Interview with Leo Stern

Leo Stern was one of the greatest bodybuilding coaches and photographs! He introduced Bill Pearl to bodybuilding. I asked Pearl about Leo Stern and he said this:

"Berg, If it was not for Leo Stern there would be no Bill Pearl…the bodybuilder!"

Here's Leo Stern's Interview from PL USA, 1995 Dec. - Mr. Berg

Q: How did you start lifting?

Leo: When we started the Hillcreast Barbell Club, all we had was an exercise bar and a flat bench. We followed the York plan on Olympic lifting, our main interest, with bodybuilding second.

At that time (1939) the powerlifts were not used at all. People working out might have done bench presses and squats and deadlifts, but there was no competition. We did our bodybuilding exercises, such as curls and lateral raises, after we did our lifting. The equipment was primarily barbells and dumbbells, along with the leg press machine, the squat rack and the flat bench.

Q: What was your first gym like?

Leo: I started my first gym at a 15' x 50' location in East San Diego. In those days, weight training was not looked upon as a suitable thing for people to do. They look at us like we were a little weird. We used the words "health club" instead of gym.

We had barbells from 20 up to 180, and dumbbells from 5 up to 100, a lat machine, and a leg press machine.

I stayed in this first location a year and half and then moved to where the gym has been since 1948. It was purchased from me by the Mauricio family in 1989,and they've done a very good job of maintaining the gym as it had been all these years.

Q: How did your gym evolve into one of America's finest.

Leo: We started out in North Park with a second floor location in a 50' x 100' building. Through the years, we added equipment such as the pec machine and the treadmill. Bob Clark and I worked together and he developed a company which became Polaris. Bob was an outstanding engineer. I think he was the first one to come up with an offset cam on a curling machine. He developed the Pec Dec and so forth.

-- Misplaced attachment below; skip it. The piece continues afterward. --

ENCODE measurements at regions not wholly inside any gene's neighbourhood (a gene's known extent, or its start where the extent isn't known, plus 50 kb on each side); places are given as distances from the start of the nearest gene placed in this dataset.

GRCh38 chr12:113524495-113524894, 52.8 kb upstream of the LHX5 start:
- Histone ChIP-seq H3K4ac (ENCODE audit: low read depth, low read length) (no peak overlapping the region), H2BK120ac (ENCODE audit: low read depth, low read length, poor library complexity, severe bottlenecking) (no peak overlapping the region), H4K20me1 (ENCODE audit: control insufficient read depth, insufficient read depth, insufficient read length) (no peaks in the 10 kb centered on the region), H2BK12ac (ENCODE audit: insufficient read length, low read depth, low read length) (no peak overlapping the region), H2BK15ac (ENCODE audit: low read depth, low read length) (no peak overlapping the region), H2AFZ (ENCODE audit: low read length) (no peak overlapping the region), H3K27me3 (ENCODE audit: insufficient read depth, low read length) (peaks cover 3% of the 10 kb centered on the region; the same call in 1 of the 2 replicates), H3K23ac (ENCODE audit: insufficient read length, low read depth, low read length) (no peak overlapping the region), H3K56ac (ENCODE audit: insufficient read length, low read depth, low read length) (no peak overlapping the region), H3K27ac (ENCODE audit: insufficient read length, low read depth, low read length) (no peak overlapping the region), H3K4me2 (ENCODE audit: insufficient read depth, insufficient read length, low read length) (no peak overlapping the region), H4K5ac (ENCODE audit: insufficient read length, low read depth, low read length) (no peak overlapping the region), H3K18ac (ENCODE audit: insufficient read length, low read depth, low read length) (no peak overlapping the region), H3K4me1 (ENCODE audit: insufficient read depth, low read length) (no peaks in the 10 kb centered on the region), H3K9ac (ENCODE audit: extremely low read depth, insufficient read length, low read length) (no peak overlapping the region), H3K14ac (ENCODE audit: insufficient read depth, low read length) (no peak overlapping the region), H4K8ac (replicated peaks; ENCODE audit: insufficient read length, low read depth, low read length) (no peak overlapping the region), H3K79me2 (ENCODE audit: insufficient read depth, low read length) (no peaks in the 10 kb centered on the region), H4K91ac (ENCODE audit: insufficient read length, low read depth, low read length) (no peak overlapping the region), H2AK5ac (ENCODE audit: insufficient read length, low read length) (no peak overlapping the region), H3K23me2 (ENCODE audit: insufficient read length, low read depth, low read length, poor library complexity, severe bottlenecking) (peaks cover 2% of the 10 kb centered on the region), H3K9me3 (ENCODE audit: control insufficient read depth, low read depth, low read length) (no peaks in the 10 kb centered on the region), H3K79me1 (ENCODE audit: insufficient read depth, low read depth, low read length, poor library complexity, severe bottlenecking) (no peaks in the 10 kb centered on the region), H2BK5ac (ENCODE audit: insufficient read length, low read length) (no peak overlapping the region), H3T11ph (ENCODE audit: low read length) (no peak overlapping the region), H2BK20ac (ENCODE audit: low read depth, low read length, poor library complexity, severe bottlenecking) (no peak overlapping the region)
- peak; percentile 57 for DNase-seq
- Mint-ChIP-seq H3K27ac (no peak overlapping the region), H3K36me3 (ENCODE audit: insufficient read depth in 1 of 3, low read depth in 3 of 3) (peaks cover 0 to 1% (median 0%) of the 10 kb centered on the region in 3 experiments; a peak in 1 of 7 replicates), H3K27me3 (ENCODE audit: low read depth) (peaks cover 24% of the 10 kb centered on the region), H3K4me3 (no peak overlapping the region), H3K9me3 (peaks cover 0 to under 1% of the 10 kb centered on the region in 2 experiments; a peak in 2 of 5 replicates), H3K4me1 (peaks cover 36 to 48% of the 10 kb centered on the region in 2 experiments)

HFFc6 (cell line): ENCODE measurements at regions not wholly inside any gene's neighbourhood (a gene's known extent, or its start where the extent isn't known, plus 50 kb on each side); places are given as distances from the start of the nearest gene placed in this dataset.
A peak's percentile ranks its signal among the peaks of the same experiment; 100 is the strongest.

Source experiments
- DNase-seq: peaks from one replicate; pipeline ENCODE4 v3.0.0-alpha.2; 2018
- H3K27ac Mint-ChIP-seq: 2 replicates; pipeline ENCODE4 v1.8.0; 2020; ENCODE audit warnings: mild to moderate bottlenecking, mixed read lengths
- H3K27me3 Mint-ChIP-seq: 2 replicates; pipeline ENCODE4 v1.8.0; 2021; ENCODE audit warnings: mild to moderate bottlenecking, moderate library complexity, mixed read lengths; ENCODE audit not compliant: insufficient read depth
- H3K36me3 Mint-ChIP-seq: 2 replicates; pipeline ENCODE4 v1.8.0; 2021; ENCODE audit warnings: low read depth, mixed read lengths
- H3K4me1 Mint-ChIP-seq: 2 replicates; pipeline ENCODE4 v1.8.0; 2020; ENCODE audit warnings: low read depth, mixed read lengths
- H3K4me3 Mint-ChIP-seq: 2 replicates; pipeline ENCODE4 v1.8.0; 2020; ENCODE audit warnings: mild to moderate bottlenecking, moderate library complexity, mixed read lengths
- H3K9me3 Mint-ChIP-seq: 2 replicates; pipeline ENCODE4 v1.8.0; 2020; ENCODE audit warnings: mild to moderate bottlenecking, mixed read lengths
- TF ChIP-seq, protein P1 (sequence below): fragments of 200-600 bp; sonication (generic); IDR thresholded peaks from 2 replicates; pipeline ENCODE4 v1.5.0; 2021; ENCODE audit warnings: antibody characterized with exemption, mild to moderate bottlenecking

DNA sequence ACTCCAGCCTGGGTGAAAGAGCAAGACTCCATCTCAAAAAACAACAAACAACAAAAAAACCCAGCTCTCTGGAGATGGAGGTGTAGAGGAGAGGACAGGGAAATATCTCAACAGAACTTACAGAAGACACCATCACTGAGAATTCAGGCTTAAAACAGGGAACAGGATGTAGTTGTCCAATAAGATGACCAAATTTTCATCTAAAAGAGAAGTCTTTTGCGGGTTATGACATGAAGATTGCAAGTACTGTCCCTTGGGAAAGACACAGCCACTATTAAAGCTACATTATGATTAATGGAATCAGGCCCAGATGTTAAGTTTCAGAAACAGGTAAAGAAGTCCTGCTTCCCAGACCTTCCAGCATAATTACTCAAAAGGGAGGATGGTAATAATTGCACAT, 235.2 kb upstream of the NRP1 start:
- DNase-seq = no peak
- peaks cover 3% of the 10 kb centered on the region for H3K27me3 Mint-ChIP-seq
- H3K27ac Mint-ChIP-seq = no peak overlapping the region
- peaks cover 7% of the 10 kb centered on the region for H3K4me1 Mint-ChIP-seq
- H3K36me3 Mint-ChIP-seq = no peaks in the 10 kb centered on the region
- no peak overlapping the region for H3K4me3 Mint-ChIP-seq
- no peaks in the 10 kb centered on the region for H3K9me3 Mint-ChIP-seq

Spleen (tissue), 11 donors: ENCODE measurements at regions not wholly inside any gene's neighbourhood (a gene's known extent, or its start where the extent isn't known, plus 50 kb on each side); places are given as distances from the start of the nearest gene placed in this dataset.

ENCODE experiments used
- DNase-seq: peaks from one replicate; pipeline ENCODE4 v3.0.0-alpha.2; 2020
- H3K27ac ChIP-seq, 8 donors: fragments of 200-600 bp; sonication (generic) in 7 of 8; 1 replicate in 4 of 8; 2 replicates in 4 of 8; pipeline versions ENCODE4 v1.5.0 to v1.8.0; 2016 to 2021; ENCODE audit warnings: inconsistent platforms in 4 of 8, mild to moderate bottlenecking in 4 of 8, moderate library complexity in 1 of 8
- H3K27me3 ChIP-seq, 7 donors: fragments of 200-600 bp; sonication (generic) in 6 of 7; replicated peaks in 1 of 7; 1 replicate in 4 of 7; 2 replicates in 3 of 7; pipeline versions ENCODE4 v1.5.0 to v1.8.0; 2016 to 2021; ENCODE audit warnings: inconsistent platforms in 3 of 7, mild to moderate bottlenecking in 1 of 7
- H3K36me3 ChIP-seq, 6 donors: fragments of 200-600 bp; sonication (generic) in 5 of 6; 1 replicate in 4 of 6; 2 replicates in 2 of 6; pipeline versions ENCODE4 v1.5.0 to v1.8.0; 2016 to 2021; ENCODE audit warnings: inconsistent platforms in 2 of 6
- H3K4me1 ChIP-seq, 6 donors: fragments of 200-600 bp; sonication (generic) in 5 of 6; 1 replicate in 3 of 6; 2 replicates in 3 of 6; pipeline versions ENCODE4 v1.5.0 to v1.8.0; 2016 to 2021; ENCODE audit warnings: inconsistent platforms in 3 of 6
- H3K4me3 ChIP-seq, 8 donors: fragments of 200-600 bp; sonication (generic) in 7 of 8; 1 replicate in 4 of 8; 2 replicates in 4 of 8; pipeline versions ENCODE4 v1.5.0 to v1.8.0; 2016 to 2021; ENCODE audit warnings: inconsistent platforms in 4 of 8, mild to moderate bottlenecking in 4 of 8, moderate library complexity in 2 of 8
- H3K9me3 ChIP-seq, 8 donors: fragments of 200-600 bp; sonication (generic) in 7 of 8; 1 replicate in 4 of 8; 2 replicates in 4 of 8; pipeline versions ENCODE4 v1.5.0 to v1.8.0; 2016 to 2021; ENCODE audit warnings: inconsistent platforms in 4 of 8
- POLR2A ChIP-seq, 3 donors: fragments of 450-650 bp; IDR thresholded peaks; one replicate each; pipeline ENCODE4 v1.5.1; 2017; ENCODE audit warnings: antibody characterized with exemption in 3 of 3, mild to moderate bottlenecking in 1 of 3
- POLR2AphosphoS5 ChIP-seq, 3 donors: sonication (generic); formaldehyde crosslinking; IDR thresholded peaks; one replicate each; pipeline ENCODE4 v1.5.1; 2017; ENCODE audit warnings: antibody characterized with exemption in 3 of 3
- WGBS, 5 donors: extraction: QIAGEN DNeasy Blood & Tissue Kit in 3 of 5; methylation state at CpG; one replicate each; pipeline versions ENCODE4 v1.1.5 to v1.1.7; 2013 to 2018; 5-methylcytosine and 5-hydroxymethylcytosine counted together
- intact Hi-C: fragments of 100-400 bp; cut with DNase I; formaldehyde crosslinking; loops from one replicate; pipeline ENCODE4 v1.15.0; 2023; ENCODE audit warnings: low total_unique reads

Q: What about some of the contest you promoted?

Leo: We always made an effort to push the idea of weight training, giving exhibitions in schools or taking weights to the beach on weekends, trying to get people interested. We staged Olympic lifting contests along with physique contests. In April 1947 we staged the first of series of variety shows.

We had variety acts because in the early years weight training was not popular, and you ad to come up with some entertainment. We had outstanding lifters; John Davis came and gave an exhibition.

In 1948 we started powerlifting. We didn't call them powerlifting contests, we called them "odd lift" contests. We started them in the gym shortly after we moved in and we started out with the two hand barbell curl, the bench press, squat and deadlift, three attempts for each.

We staged powerlifting contests and fellows from Los Angeles like George Frenn, Peanuts West, along with Pat Casey would come down and compete.